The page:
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Theory is one thing, this one seems logical. BUT, rocks, sand, rodent dens, lost tools, roots, all hitting those hardened edges are quite another thing. Each month, I still touch up my JD blades and find blunt edges, dings, and rollovers. Wonder if hardened steel edge will just chip out.
Wait and see I guess. Nice if it works in practice, but is sounding sort of like no oil change.. no way!
 

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I take the blades off before scraping the deck, I can do a better job and it saves the knuckles. Hardened edges seem like a 10 dollar solution to a 2 dollar problem. Most blades are cheap, I kept a spare set and changed them halfway through the season rather than wasting time sharpening.
 

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I'm on the fence with the idea of 'self sharpening', too. The Gator blades I use have a hardened lower surface, too, and while they do stay sharper longer than the standard blades I've had, they still need a touch-up about a 1/3 of the way through cutting season, and a full resharpen near the end of cutting season. I don't have the perfectly manicured lawn I'm sure Deere has in mind for these blades to work as advertised. I mow lawn and pasture with mine, and a bit of very light brush (blackberry bramble stuff along the edge of the pasture), so I don't expect my blades to escape damage like occasional rock dings. I put over 100 hours a year of mowing on my tractor, and a set of blades will last me a couple of seasons at best.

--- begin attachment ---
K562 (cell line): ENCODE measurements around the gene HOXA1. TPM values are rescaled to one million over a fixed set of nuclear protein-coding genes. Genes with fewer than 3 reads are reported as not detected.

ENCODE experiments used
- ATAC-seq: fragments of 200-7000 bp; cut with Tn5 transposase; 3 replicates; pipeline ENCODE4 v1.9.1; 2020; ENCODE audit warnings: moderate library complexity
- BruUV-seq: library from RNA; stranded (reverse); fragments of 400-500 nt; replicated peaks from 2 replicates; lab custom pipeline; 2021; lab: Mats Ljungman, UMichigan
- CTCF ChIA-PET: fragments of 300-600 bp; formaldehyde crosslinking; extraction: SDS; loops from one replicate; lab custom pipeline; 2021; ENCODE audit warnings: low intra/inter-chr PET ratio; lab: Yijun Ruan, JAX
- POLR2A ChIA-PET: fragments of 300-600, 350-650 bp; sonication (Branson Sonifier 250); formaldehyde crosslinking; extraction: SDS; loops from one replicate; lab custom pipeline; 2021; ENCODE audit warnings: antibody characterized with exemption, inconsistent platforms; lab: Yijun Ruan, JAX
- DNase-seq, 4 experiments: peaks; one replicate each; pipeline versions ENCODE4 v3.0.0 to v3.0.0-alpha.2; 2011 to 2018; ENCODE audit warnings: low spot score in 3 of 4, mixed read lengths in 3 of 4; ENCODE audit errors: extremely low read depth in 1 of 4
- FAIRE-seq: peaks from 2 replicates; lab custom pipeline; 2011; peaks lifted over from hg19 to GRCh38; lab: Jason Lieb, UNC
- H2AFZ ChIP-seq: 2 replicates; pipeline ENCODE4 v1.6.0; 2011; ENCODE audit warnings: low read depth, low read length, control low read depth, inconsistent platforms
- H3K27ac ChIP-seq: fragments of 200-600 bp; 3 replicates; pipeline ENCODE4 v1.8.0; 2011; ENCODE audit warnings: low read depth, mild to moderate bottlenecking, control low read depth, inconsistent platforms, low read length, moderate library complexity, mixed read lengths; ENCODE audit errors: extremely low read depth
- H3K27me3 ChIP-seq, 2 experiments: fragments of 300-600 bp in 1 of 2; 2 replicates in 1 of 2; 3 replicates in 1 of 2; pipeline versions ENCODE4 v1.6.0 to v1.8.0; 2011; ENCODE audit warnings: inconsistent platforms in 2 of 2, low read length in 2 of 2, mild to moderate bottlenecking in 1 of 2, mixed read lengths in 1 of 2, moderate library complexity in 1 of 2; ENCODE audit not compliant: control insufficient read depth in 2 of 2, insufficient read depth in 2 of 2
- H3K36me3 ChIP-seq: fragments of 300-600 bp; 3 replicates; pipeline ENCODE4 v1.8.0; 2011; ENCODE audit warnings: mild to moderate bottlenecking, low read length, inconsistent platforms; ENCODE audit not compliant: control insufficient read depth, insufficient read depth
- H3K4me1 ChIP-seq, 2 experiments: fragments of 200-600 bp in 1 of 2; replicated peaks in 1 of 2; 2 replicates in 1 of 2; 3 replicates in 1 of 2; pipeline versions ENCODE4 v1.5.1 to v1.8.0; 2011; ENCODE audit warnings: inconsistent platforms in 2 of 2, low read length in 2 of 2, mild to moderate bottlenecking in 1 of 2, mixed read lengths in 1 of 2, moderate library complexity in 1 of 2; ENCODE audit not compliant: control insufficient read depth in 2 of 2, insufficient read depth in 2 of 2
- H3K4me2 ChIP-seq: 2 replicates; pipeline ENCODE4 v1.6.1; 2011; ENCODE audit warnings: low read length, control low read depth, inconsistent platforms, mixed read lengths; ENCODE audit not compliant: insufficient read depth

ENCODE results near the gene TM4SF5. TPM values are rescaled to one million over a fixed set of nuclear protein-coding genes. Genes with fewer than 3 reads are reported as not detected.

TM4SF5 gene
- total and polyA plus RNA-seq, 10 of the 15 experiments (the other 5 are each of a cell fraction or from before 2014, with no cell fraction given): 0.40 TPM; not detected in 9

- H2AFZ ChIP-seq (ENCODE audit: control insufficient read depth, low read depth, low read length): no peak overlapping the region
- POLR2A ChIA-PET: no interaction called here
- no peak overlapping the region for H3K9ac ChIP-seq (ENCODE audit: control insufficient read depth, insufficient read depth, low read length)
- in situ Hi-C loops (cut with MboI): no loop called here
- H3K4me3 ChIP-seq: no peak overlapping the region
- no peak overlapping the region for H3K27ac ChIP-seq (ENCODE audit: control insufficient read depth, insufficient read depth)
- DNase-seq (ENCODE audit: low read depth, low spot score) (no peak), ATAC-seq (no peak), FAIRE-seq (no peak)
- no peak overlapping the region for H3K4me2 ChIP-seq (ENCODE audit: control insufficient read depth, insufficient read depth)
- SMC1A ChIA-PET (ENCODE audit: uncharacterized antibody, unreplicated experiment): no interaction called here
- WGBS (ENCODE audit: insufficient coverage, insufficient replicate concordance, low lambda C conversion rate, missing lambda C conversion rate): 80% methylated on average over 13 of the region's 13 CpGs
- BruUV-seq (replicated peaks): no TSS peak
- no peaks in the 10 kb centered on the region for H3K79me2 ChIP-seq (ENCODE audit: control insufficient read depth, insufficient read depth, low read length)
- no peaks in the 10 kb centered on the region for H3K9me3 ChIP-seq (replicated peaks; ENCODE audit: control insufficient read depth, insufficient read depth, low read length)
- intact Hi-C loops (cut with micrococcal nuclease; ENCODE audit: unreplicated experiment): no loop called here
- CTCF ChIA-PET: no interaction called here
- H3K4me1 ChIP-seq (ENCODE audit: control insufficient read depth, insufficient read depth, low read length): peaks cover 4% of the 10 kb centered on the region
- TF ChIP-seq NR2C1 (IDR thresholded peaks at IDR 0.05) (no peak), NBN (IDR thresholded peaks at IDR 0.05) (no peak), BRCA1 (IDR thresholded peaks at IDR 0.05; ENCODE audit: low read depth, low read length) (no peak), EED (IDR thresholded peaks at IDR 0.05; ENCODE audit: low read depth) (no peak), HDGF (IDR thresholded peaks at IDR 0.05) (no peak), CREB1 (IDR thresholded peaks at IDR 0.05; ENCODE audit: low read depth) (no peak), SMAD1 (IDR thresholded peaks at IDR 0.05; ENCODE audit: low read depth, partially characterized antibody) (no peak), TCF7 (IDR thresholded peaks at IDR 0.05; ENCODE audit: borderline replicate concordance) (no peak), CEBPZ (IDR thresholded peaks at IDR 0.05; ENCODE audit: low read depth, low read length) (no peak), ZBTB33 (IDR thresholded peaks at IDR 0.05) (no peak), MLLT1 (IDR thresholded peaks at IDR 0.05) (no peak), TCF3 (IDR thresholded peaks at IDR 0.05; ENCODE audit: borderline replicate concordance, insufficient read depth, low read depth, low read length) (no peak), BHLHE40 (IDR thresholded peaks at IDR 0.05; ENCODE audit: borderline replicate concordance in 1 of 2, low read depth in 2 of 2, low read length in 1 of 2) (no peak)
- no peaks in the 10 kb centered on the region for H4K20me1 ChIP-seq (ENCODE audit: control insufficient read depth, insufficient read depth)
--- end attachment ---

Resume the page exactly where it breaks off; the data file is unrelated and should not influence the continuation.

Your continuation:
What do these new 'self sharpeners' cost, compared to standard or Gator blades?
 

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Anyone ever hit a down fence line with a mower deck. Barb wire will ruin blades in a blink of an eye. Even on brush mowers!
 

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Anyone ever hit a down fence line with a mower deck. Barb wire will ruin blades in a blink of an eye. Even on brush mowers!
Hit a piece of rebar one time when I had my old MTD LT. Dinged the blade good but it twisted the rebar in two.